The early days and expenses were rendered much easier thanks to Kailash Charan, a Hyderabad jeweller and the Bharat Petroleum Corporation Limited (BPCL), which has backed her from age 16. So were the Sports Authority of Andhra Pradesh (SAAP) and the Sports Authority of India (SAI) supportive.

Jwala is carefree though. “Apart from tournament and practice schedules, there's no planning in my life. I live life by the second and to the fullest,” she says. “I'm never nervous on court, taking it one point at a time, game by game and match by match,” is her philosophy.

G. KRISHNASWAMY

“If I act in a movie, it will not be for the money but for fun, more as another experiment,” says Jwala.

“Ashwini Ponappa (whom she partnered for the World championship bronze) is my best girlfriend,” says Jwala. “We communicate with each other wonderfully, so no ego hassles come in the way. I have a special equation with women's coach Madhumita Bisht, having played together.”

“Jwala has had her share of ups and downs,” says Kranti, alluding to her divorce from Chetan Anand. “But she has the ability to move on,” he noted. “An Olympic podium finish and a fetish to appear on the centrespread of Sportstar are two unfulfilled ambitions,” he added.

Until sternly warned by coach Arif to desist from playing other sports, Jwala was a spiker in volleyball, posted an unbeaten 98 as the lone girl in the Kendriya Vidyalaya Picket cricket team, playing badminton and tennis with her left hand, pool and table tennis with her right. She shares a fondness for horror movies with Ashwini, the new version of Omen being a favourite.

What about movie offers she's rumoured to be getting? “Knowing me, I'll never say never. If I act in a movie, it will not be for the money but for fun, more as another experiment. But badminton is top priority right now,” she affirms.

No better testimonial could come than from the legendary Morten Frost Hansen, with whom she trained for a few months. “Jwala is an asset to any team or country she plays for, her singles, doubles and mixed doubles performances being on par.”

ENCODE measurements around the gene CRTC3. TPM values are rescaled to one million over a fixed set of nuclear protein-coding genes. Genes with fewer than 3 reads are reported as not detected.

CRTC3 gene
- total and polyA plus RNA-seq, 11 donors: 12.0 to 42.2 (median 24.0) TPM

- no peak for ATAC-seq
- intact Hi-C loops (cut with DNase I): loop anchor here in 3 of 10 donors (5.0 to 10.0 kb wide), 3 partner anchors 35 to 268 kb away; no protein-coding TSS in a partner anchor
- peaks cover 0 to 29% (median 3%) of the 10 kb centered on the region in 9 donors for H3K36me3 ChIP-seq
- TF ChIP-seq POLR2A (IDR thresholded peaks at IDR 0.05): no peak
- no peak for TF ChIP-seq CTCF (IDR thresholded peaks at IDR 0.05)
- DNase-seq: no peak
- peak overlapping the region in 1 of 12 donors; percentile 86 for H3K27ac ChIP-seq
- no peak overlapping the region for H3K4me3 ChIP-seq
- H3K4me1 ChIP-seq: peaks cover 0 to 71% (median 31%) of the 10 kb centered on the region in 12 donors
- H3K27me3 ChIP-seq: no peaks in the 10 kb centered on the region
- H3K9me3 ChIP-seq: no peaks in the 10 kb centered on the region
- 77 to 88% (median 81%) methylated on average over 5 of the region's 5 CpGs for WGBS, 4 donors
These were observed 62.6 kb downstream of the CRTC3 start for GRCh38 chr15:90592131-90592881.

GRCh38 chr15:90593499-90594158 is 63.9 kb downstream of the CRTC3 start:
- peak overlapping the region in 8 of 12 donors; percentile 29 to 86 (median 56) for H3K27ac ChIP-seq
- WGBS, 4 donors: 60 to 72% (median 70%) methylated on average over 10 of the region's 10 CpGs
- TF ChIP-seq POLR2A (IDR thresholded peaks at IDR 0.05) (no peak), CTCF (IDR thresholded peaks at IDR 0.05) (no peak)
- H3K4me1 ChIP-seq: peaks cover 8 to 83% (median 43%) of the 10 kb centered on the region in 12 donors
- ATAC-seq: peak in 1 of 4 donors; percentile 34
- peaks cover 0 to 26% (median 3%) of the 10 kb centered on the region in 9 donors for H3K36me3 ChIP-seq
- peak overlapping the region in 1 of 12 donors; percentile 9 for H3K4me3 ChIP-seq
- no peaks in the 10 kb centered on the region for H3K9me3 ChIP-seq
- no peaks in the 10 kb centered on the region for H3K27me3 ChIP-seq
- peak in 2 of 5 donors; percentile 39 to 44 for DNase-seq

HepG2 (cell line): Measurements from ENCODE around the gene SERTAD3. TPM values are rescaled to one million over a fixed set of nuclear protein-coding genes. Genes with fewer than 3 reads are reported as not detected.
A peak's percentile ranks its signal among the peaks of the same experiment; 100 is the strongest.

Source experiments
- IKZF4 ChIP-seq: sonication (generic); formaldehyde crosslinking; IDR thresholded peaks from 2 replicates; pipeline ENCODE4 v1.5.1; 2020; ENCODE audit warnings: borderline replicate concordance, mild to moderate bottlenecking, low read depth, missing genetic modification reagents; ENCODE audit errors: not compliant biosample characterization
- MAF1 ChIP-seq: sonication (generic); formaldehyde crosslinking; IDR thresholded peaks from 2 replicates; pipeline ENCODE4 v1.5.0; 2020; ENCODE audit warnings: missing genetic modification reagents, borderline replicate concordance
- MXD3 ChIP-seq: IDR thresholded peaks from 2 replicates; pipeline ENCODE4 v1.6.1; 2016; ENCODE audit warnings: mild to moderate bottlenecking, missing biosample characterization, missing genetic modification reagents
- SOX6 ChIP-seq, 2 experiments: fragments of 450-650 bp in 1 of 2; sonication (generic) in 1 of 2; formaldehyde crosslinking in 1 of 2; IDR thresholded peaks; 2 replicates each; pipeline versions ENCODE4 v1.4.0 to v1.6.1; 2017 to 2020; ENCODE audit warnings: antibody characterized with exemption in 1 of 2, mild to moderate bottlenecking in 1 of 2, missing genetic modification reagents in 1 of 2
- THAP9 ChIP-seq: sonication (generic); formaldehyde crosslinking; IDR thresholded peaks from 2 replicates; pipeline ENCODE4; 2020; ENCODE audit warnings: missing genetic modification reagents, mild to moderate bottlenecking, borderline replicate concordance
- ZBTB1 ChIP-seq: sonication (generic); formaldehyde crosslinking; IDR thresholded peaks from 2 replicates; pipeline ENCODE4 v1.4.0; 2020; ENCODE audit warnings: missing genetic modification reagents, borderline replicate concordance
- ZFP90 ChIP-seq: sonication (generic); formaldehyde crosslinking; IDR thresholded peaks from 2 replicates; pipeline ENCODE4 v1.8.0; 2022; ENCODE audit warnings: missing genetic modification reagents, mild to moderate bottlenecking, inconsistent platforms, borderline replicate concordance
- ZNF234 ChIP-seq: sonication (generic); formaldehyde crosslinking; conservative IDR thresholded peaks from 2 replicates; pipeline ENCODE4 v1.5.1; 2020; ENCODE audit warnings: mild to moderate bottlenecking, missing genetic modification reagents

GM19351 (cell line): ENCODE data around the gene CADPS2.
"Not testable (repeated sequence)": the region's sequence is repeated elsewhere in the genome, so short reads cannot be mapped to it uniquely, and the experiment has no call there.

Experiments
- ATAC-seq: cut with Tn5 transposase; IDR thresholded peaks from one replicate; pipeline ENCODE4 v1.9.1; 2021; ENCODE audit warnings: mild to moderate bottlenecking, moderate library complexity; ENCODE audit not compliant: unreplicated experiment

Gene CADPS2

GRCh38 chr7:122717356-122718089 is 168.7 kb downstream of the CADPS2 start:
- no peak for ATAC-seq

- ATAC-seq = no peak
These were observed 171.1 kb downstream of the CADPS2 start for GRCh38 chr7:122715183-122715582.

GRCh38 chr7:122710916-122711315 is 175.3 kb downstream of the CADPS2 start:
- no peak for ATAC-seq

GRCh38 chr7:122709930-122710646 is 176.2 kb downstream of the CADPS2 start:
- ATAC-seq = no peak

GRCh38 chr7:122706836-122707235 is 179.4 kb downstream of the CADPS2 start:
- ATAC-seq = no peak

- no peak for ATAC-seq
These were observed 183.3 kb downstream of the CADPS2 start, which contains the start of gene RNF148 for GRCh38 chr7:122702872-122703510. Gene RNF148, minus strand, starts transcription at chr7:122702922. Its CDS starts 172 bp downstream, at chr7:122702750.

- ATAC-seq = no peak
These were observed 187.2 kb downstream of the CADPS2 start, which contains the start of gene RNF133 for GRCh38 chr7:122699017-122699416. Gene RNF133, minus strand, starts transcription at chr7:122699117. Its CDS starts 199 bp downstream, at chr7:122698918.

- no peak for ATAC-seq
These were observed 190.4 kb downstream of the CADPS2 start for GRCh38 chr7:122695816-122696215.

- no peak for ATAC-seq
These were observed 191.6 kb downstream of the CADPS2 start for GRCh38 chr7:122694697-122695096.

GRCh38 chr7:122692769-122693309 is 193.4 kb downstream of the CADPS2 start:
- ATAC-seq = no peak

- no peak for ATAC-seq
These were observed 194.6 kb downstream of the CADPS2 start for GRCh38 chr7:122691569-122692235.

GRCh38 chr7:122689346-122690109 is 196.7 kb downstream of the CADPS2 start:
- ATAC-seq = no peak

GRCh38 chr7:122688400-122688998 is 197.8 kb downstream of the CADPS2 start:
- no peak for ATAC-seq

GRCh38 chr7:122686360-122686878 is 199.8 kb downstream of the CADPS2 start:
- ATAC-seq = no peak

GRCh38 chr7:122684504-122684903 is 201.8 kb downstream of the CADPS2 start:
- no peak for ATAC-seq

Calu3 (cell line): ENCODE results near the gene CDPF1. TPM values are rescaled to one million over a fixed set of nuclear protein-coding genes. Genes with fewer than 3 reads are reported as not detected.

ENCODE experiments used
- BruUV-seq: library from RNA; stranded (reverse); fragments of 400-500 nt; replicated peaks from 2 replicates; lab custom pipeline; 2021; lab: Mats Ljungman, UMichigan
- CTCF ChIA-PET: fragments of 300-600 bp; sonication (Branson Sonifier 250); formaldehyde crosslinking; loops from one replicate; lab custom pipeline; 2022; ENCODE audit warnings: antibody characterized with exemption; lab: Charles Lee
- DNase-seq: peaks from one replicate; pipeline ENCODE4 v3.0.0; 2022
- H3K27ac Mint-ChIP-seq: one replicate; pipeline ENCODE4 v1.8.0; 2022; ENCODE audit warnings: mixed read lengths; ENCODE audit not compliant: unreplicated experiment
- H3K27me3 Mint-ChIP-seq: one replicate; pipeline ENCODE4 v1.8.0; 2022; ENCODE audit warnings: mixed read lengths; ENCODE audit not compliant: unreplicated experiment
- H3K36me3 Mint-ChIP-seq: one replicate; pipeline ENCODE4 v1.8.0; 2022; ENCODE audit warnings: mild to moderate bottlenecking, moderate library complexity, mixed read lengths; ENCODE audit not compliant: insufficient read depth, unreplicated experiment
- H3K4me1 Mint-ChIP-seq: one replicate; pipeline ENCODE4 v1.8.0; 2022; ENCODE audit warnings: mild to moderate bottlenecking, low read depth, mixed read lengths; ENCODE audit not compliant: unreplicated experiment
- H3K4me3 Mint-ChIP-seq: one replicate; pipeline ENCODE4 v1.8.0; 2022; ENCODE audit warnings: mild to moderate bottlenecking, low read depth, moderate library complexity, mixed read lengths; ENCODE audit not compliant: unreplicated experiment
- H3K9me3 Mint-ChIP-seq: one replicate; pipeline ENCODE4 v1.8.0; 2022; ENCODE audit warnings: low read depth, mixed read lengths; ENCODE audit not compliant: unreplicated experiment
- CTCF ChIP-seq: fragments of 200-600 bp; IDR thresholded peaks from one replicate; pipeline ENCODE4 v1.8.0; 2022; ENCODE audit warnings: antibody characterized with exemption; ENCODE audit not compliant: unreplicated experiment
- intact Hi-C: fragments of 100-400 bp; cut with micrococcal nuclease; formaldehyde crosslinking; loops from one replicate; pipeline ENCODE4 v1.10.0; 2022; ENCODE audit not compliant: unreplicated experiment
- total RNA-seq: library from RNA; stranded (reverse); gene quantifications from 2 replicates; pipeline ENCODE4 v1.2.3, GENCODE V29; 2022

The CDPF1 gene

* * *

K. BHAGYA PRAKASH

Indebted to her coaches

“As much as my parents have contributed to my growth in badminton, so has Arif Sir (pic, above), who has mentored me both on and off the court,” Jwala said in grateful acknowledgement. “The Dronacharya he has been awarded is not enough, for he has groomed more than 30 internationals. Money and ambition were never his priorities and he has so selflessly given to the sport and its players, even after his retirement.”

“The discipline he inculcated in his trainees was uniform for all, whether you were a beginner, district, State, national or international player. He punished me twice for being a minute or two late by making me practice more. But Arif Sir never holds grudges and is willing to help even those few who've drifted away from him,” said the southpaw, who stands just half an inch short of six feet.

“Above all Arif Sir made me overcome my fear. Right from the early days, when draws were rigged against me, he'd say ‘don't be overawed by big names.'” So he would pit her against the boys, a trend that continues to this day, since she has no practice partners to give her a fight. On the odd occasion, she was the solitary girl in the entire indoor stadium.

Jwala is also indebted to her early coaches Kattoju Venkateshwar Rao and Goverdhan Reddy. “In India coaches never get their due and the perfect example is Goverdhan Reddy. I wish I could build a stadium for him,” she says.

“Venkat is so fiercely loyal to Jwala that if I scold her, he gets upset and even argues with me,” says her father Kranti. Little wonder then that in her hour of glory — the Arjuna Awards ceremony — she invited her family and coaches. “Arif Sir was fasting for Ramzan and couldn't come,” recalled Jwala. So in addition to her father Kranti, sister Insi, she had Goverdhan and Venkat by her side, the duo only too glad to share her happiness.

A. JOSEPH ANTONY